This is the first of four reflections by Benjamin Carr on principals which allow simulations and visualizations to help us understand complex systems.
Simulations and visualizations are, for a variety of reasons, effective at engaging the user. I find the colors, shapes, and patterns pull my attention in a way that text cannot. Another property which makes these tools engaging is their interactive capacities, as can be seen with this stock and flow diagram. In such cases, the user has the ability to change the values of important variables. The user is positioned as an active component in the production of whatever result the tool generates.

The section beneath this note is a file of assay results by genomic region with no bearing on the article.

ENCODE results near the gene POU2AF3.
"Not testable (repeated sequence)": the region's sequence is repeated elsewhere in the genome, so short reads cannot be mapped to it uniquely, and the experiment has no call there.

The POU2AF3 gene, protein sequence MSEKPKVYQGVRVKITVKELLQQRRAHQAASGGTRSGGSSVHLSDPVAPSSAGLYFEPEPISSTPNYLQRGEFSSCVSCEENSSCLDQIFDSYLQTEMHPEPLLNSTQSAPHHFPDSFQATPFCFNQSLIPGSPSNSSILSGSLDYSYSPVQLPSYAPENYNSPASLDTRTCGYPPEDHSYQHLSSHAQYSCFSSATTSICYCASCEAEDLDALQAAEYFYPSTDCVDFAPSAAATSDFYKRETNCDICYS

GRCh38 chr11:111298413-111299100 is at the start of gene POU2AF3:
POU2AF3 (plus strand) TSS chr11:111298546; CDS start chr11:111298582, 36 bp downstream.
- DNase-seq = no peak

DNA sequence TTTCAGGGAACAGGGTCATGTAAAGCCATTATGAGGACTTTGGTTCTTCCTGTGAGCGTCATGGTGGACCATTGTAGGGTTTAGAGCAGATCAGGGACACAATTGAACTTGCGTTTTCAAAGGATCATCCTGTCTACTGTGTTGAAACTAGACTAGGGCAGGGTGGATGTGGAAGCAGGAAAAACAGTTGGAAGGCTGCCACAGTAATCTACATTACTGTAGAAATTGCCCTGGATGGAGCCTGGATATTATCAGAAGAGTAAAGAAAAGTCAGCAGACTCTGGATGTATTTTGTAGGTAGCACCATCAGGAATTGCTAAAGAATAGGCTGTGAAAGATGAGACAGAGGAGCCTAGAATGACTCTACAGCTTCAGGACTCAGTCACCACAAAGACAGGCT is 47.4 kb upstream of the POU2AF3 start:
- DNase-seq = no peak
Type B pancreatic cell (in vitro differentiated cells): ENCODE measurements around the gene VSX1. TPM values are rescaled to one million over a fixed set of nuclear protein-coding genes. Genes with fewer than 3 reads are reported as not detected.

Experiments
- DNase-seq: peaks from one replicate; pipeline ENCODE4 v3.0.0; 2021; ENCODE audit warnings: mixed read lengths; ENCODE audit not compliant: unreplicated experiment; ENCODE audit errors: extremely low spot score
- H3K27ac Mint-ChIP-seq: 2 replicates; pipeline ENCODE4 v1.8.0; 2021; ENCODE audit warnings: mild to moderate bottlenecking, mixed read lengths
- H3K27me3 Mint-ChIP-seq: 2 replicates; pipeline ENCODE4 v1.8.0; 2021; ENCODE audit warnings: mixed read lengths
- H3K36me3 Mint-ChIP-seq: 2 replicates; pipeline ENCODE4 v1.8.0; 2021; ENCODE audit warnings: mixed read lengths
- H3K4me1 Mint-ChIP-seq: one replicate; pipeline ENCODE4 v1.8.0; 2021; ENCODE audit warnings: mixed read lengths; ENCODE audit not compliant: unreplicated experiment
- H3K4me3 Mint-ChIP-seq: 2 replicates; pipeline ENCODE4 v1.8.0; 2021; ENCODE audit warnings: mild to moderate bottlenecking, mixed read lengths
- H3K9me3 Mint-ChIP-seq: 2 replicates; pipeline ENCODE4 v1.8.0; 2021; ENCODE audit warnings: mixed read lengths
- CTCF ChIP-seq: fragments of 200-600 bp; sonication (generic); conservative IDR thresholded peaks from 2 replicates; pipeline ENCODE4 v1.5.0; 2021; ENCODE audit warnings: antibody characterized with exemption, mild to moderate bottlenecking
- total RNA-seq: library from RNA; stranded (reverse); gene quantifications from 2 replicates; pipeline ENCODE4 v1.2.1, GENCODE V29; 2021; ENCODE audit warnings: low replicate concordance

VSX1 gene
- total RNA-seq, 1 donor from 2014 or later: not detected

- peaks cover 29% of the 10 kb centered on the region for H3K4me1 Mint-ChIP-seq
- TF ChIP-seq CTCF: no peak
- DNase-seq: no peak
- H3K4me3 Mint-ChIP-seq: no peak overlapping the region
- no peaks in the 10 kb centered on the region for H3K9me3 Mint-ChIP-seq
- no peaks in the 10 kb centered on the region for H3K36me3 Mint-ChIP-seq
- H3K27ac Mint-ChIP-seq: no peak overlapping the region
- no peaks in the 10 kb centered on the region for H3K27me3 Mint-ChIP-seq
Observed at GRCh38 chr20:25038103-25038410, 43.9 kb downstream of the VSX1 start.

The user is positioned as an active component in the production of whatever result the tool generates.
For the user, there is a curiosity that is generated after selecting a value which makes one pay more attention to the result that is generated. When I use these tools I feel like I am in some way creating or discovering for myself. This is consistent with constructivist pedagogical theories of learning, which argue that the active participation of the user in the process of learning is often a more effective means of understanding and remembering than the passive intake of information1.
Benjamin Carr is doing his undergraduate work in Knowledge Integration at the University of Waterloo. He participated in both the Sudbury and Toronto simulation intensives.
1 Hein, George E. Learning in the Museum. New York City: Routledge, 1998. 17. Web. 25 Mar. 2013.